reasons by the state the fiction of juridical personality of the corporation separate and
distinct from the persons composing it
3.
De Jure Corporation corporation formed with all the requirements of law
4.
De Facto Corporation corporation defectively formed from a bona fide
attempt to incorporate under the existing law and exercises corporate powers
5.
Corporation by Estoppel a group of persons which holds itself out as a
corporation and enters into a contract with 3rd persons on the strength of such
appearance cannot be permitted to deny its existence in an action under said contract
6.
Corporation by Prescription body not lawfully organized as a corporation but
has been recognized by immemorial usage as a corporation with rights and duties
maintainable by law (ex. Roman Catholic)
7.
Trust Fund Doctrine the subscribed capital stock of the corporation is a trust
fund for the payment of debts of the corporation which the creditors have the right to
look up to satisfy their credits. Corporations may not dissipate this and the creditors
may sue the stockholders directly for their unpaid subscriptions
8.
Voting Shares
1.
a.
Founders Shares given rights and privileges not enjoyed by owners of
other stocks; right to vote/be voted in the election of directors shall not exceed 5
years

Non-Voting Shares
1. a.
Preferred Shares issued only with par value; given preference in distribution
of assets in liquidation and in payment of dividends and other preferences stated in
the articles of incorporation
2. b.
Redeemable Shares expressly provided in articles; have to be
purchased/taken up upon expiration of period of said shares purchased whether or not
there is unrestricted retained earnings
3. c.
Treasury Stocks stocks previously issued and fully paid for and reacquired by
the corporation through lawful means (purchase, donation, etc.)
1. 9.
Exceptions where holders of non-voting shares may vote:
1.
a.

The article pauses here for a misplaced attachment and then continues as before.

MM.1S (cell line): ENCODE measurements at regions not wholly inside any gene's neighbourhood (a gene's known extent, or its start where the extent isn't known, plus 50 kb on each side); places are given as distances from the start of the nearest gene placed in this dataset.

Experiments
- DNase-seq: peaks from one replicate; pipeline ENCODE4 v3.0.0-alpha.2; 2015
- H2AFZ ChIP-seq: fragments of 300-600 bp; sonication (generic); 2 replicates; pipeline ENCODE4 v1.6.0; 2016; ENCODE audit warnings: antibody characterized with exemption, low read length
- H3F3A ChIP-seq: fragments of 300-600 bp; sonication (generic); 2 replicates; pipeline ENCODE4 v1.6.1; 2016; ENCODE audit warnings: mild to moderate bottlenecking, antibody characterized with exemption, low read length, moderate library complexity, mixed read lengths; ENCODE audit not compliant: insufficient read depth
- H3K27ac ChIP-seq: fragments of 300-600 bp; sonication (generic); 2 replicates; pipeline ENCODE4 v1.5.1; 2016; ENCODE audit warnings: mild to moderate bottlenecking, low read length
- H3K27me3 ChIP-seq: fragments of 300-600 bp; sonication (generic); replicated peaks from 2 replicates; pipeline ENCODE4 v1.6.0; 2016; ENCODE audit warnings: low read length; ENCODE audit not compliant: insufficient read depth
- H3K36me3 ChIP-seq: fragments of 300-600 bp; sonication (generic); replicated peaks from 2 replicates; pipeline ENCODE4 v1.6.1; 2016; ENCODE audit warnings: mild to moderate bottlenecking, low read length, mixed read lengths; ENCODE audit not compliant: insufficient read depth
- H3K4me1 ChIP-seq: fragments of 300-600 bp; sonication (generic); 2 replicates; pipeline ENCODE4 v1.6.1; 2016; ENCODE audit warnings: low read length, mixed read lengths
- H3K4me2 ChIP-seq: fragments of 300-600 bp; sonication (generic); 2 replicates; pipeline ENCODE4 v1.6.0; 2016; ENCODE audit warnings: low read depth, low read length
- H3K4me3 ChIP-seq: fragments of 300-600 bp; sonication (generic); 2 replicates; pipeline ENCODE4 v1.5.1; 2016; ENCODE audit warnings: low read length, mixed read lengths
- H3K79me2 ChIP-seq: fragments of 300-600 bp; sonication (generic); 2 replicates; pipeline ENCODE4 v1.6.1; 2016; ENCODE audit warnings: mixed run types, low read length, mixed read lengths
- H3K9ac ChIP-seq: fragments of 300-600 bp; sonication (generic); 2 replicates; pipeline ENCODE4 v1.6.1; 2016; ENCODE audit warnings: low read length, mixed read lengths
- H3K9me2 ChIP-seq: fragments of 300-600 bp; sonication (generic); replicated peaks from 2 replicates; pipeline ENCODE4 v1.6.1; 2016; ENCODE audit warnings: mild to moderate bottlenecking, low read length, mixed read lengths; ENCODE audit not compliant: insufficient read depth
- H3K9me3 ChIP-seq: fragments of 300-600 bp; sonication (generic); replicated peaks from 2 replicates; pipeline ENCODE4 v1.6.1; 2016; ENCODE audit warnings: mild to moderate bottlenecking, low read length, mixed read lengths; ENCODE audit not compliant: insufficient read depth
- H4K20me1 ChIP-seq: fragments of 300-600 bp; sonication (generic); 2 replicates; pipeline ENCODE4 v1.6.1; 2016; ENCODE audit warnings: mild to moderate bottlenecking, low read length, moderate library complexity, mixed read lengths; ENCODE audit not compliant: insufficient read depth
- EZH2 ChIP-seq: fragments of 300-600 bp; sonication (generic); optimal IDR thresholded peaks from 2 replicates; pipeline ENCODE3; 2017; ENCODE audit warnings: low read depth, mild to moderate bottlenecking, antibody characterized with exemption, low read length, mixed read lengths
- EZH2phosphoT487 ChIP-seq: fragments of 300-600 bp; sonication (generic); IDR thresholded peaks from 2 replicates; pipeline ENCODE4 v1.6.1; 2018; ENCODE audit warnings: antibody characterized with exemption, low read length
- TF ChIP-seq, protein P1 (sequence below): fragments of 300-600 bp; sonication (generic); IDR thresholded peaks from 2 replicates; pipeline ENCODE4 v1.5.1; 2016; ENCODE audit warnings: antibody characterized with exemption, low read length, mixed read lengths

amendments of articles of incorporation
2.
b.
adoption/amendment of by-laws
3.
c.
increase/decrease of bonded indebtedness
4.
d.
increase/decrease of capital stock
5.
e.
sale/disposition of all/substantially all corporate property
6.
f.
merger/consolidation of corporation
7.
g.
investment of funds in another corporation/another business purpose
8.
h.
corporate dissolution
1. 10. Preferred Cumulative Participating Share of Stock share entitling its holder to
preference in the payment of dividends ahead of common stockholders and to be paid
the dividends ahead of common stockholders and to be paid the dividends due for
prior years and to participate further with common stockholders in dividend
declarations
1. 11. Promotion Stock for Services Rendered Prior to Incorporation Escrow Stock
stock deposited with a 3rd person to be delivered to stockholder/assignor after
complying with certain conditions usually payment of full subscription price
1. 12. Over-issued Stock stock issued in excess of authorized capital stock; null and
void
1. 13. Watered Stock stock issued gratuitously, money/property less than par value,
services less than par value, dividends where no surplus profits exist
1. 14. Certificate of Stock written acknowledgment by the corporation of the
stockholders interest in the corporation. It is the personal property and may be
mortgaged/pledged. Transfer binds the corporation when it is recorded in the
corporate books. A stockholder who does not pay his subscription is not entitled to the

1.

1.

1.

1.

1.

1.

issue of a stock certificate. The total par value of the stocks subscribed by him should
first be paid.
15. Chattel mortgage of shares registered with the Registrar of Deeds need not be
registered in corporate books to bind third parties because corporate books only cover
absolute transfers. But the pledgee/mortgagee may not have voting rights unless
stated in the contract and registered in the corporate name.